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 Possession of Prohibited Drugs

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Possession of a prohibited drug is one of the most common charges in NSW. While not constituting the most serious criminal offences, a conviction for a drug possession can have significant ramifications for the individual involved. This may extend to various critical aspects of life, spanning employment opportunities, security clearances, and the ability to engage in international travel.   The Offence The offence of possessing a prohibited substance is outlined under section 10 of the Drug Misuse and Trafficking Act 1985 NSW, which indicates that an individual found with a prohibited drug in their possession is deemed to have committed an offence.

Frequently Asked Questions

Click on the options below to learn the answers to frequently asked questions about  Possession of Prohibited Drugs.

In New South Wales (NSW), the offence of possessing a prohibited drug can result in a maximum penalty of 2 years in prison and/or a fine of $2,200. However, the maximum penalty is usually reserved for the most serious cases.
In most instances, if a person pleads guilty, they may receive a fine or a good behavior bond, which is a promise to adhere to certain conditions for a specified period of time determined by the court.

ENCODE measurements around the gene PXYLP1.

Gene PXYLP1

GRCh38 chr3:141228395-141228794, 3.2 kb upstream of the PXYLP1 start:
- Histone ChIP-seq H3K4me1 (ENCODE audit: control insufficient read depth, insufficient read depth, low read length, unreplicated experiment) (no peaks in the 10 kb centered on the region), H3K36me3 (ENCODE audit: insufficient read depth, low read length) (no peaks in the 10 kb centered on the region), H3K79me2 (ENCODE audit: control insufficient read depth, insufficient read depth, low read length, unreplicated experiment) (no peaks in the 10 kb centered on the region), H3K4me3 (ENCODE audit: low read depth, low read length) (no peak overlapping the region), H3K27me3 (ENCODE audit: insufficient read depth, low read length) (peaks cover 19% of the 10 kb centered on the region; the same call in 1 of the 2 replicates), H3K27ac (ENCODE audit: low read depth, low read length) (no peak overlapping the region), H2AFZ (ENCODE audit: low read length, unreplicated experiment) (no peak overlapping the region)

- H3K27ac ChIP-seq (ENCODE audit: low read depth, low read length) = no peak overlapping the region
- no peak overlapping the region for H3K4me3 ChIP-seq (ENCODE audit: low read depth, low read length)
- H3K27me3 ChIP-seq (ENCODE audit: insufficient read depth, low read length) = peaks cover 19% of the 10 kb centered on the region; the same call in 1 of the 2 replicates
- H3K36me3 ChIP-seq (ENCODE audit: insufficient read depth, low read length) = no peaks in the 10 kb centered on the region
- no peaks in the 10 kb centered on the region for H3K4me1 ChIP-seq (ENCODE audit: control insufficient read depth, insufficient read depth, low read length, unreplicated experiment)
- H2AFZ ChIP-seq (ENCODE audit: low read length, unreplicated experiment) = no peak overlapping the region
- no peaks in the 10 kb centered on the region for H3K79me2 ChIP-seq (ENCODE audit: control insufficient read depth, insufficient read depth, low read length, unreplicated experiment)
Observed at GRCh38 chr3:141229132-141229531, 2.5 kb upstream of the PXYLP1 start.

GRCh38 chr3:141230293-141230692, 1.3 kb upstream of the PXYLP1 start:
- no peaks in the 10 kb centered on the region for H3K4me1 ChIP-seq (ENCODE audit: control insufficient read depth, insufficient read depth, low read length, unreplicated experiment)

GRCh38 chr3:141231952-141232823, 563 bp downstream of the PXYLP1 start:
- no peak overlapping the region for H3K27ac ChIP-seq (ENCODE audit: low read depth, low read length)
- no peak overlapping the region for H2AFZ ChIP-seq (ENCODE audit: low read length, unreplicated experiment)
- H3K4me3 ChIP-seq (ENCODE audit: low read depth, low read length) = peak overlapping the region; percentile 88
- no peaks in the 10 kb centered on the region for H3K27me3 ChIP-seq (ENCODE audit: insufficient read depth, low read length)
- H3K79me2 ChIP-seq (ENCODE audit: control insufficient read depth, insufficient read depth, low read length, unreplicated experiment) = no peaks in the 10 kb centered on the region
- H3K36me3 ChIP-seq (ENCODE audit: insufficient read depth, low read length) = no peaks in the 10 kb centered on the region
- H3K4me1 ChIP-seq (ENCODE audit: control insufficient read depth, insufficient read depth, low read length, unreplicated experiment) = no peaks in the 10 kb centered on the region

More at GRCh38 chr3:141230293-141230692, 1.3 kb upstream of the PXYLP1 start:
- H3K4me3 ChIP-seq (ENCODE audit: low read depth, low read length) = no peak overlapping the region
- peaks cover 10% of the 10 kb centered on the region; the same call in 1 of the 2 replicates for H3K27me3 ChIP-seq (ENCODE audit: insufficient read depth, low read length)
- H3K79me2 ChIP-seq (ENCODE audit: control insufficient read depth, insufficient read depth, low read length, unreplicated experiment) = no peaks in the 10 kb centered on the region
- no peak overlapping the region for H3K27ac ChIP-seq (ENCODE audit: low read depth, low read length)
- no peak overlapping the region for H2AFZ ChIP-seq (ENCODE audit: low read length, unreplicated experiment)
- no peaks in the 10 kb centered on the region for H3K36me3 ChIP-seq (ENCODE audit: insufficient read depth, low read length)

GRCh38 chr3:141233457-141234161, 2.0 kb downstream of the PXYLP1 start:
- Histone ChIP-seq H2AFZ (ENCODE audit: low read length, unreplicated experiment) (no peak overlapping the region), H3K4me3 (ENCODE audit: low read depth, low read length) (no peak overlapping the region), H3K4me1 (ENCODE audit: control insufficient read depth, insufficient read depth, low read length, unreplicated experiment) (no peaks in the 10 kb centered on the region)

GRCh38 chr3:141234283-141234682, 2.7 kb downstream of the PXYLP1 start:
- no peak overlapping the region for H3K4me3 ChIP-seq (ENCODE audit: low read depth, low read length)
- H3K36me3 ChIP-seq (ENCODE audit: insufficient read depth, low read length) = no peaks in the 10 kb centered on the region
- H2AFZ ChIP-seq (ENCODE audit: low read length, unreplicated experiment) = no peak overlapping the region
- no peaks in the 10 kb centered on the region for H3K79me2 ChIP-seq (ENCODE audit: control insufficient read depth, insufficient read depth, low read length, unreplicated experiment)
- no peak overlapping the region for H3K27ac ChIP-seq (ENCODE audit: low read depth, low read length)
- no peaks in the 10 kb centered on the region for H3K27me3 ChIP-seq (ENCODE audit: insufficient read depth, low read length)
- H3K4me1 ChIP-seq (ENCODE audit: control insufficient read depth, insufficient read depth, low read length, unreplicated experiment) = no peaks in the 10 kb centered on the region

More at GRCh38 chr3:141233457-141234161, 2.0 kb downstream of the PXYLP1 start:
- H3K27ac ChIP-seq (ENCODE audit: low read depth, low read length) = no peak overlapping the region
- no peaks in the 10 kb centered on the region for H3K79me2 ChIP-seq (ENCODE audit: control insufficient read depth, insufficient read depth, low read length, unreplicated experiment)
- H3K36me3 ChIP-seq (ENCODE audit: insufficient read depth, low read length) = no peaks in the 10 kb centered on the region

There is a possibility to completely avoid a criminal conviction for drug possession.

For the police to prove someone guilty of drug possession, they must establish three key points beyond reasonable doubt in court:

1.The person had the substance in their possession.
2.The substance was a prohibited drug.
3.The person knew they had the drug and lacked a valid excuse for possessing it.

If the police can’t prove each of these elements, the court cannot find the person guilty of possessing a prohibited drug. Let’s delve into some of these elements more closely.
What does “possession” mean legally?

The legal definition of possession goes beyond everyday usage. In cases of drug possession, a person is considered to possess the drug if:

1.The prohibited drug was physically held by the person (immediate physical possession), like in a pocket or bag.

2.The prohibited drug was under the person’s control (they could manage it exclusively, except for those acting with the person); and

3.The person was aware they had control over the prohibited drug

Knowledge of drug possession: To be considered guilty of drug possession, a person must be aware that they have a prohibited drug in their possession or control. For instance, if someone puts a prohibited drug in another person’s bag without their knowledge, the unknowing person is not responsible for drug possession.

Legal Excuses to drug possession: The only recognised legal excuse for drug possession is related to medicinal cannabis. If a person has cannabis due to a doctor’s prescription, they are not considered guilty of drug possession.

Commonly, people are charged with drug possession when they are searched by the police and the drug is found on them. This can include drugs in clothing, pockets, bags, or other personal items.